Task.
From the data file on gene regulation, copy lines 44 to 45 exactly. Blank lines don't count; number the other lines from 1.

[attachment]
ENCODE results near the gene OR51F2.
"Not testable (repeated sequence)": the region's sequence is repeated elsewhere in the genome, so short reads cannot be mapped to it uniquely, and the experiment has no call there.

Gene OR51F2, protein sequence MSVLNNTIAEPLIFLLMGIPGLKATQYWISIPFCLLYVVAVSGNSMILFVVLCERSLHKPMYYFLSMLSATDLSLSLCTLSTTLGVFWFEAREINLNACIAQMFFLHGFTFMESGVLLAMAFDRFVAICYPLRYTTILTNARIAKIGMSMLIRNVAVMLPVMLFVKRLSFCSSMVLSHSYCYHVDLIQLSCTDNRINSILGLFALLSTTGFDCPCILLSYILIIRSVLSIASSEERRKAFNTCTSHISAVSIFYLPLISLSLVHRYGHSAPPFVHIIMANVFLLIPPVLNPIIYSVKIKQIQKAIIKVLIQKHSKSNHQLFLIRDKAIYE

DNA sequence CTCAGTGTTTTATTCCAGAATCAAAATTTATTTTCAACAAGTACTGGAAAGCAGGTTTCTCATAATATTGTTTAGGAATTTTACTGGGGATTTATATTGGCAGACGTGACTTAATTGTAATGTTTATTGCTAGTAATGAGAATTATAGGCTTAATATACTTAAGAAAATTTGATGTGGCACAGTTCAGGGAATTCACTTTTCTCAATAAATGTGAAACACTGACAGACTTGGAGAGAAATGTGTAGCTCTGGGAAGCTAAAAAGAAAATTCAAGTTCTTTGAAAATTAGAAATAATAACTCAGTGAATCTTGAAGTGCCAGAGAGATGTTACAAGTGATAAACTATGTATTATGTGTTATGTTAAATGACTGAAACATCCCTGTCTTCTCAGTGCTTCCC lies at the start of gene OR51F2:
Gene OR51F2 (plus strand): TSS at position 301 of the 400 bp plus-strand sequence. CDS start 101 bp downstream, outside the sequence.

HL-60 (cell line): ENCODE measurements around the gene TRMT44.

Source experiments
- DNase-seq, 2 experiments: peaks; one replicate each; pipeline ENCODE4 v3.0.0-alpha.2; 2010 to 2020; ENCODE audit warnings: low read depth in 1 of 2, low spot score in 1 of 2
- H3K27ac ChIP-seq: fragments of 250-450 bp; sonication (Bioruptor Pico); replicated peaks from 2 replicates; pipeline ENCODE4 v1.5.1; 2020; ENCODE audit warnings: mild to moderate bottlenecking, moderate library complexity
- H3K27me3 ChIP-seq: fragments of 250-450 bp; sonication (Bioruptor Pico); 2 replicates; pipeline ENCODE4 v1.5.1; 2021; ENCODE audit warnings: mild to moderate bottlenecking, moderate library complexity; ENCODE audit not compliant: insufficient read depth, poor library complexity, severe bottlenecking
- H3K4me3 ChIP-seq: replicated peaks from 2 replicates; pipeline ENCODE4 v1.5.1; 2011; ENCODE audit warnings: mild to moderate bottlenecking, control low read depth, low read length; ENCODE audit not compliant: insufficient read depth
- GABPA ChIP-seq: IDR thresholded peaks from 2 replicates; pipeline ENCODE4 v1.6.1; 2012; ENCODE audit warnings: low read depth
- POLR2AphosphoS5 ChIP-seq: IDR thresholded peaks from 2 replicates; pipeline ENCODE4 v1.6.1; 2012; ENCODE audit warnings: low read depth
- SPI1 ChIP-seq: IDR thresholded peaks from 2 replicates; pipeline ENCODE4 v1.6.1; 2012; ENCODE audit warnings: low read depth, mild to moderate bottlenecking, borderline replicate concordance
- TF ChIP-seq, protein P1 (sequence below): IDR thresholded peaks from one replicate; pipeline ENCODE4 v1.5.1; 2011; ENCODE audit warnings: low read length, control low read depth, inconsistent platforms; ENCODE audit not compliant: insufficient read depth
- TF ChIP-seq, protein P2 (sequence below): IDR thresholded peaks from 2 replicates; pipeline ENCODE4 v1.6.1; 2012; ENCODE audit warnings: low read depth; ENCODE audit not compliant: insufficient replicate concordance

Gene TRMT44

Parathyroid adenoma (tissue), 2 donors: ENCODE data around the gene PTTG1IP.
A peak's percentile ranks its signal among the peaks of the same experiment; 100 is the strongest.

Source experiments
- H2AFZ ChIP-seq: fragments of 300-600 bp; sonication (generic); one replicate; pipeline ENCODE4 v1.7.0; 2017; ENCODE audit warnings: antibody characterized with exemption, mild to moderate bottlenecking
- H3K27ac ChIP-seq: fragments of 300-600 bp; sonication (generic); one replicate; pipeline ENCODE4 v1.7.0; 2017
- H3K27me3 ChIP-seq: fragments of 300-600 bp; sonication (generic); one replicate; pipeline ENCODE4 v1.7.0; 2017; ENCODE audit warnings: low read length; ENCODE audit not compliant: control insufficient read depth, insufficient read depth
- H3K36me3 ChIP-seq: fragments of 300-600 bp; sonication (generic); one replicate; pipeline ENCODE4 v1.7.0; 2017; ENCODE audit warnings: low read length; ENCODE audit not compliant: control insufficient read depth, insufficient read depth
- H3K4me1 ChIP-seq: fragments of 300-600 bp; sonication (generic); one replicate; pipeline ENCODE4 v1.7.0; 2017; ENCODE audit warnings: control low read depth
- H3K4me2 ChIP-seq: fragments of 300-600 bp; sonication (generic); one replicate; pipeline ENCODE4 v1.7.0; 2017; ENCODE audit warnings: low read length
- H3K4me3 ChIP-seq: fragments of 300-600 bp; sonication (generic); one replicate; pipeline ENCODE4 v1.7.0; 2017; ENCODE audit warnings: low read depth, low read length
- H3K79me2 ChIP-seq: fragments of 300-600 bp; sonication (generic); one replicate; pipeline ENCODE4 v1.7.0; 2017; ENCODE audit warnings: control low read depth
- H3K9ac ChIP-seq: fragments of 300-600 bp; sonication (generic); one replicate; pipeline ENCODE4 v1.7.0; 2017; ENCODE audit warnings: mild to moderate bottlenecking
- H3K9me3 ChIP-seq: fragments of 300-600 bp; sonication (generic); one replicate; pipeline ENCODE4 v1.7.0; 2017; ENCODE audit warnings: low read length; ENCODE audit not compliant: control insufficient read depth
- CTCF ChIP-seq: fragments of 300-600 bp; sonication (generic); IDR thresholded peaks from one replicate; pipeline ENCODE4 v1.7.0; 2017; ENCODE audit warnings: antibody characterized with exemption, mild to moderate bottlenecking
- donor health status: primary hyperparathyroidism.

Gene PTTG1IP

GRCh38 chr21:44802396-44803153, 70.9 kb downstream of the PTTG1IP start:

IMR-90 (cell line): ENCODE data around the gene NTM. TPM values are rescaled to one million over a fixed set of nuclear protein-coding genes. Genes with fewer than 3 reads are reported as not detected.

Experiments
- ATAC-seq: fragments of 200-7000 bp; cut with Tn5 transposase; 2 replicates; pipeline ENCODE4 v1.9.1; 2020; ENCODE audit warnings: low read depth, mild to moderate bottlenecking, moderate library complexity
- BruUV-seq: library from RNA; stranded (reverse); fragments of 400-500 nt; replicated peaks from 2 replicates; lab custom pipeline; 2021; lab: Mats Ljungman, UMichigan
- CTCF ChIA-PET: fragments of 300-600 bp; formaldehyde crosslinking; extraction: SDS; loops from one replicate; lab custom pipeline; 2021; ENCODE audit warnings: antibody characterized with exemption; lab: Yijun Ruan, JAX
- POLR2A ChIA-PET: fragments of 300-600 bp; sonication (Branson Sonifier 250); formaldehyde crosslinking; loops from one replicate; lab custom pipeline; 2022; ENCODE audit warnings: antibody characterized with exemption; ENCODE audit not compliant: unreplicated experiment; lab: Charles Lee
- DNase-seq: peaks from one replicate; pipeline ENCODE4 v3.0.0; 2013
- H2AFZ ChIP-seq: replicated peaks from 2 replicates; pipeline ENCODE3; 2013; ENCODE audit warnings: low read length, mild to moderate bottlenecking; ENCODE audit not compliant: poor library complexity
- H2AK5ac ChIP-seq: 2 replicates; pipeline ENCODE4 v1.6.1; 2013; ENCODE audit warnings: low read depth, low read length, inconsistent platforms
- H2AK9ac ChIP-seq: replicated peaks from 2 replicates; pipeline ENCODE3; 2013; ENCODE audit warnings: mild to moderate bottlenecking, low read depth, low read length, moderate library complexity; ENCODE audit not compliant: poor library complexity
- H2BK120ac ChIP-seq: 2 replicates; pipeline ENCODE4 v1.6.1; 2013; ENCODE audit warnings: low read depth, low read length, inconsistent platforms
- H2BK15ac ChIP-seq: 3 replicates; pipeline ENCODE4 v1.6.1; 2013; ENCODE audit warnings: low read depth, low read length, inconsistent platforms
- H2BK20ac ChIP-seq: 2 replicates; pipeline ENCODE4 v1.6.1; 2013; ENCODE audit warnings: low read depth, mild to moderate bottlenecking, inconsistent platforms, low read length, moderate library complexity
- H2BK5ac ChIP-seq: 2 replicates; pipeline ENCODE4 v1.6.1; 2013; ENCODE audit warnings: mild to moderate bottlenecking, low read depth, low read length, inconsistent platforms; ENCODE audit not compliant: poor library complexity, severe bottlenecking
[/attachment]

- H2AK9ac ChIP-seq: replicated peaks from 2 replicates; pipeline ENCODE3; 2013; ENCODE audit warnings: mild to moderate bottlenecking, low read depth, low read length, moderate library complexity; ENCODE audit not compliant: poor library complexity
- H2BK120ac ChIP-seq: 2 replicates; pipeline ENCODE4 v1.6.1; 2013; ENCODE audit warnings: low read depth, low read length, inconsistent platforms